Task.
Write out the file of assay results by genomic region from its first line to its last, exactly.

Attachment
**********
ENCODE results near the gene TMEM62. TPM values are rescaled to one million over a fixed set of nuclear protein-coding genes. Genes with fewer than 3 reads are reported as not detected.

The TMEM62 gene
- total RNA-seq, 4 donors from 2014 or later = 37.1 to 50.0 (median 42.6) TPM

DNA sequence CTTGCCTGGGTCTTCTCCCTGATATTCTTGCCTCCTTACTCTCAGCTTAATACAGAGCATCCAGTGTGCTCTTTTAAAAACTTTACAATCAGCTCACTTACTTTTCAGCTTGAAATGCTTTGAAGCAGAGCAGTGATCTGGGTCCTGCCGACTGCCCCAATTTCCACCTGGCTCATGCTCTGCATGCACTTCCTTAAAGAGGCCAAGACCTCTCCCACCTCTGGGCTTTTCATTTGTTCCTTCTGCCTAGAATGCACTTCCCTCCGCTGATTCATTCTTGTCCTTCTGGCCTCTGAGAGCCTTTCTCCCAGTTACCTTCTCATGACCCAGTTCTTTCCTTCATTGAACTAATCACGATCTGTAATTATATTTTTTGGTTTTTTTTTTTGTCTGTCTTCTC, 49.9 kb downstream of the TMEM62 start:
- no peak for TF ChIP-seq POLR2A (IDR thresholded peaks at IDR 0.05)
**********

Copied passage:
ENCODE results near the gene TMEM62. TPM values are rescaled to one million over a fixed set of nuclear protein-coding genes. Genes with fewer than 3 reads are reported as not detected.

The TMEM62 gene
- total RNA-seq, 4 donors from 2014 or later = 37.1 to 50.0 (median 42.6) TPM

DNA sequence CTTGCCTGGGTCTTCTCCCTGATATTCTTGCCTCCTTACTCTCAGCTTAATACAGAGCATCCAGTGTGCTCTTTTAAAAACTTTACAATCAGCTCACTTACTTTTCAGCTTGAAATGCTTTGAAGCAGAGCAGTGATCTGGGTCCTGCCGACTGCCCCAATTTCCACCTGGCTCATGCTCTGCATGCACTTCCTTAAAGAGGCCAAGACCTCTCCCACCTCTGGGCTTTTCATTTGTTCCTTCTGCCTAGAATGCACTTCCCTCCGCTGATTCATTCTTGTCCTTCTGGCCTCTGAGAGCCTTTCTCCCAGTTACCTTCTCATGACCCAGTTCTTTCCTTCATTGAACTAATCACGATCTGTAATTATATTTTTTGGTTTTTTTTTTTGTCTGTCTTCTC, 49.9 kb downstream of the TMEM62 start:
- no peak for TF ChIP-seq POLR2A (IDR thresholded peaks at IDR 0.05)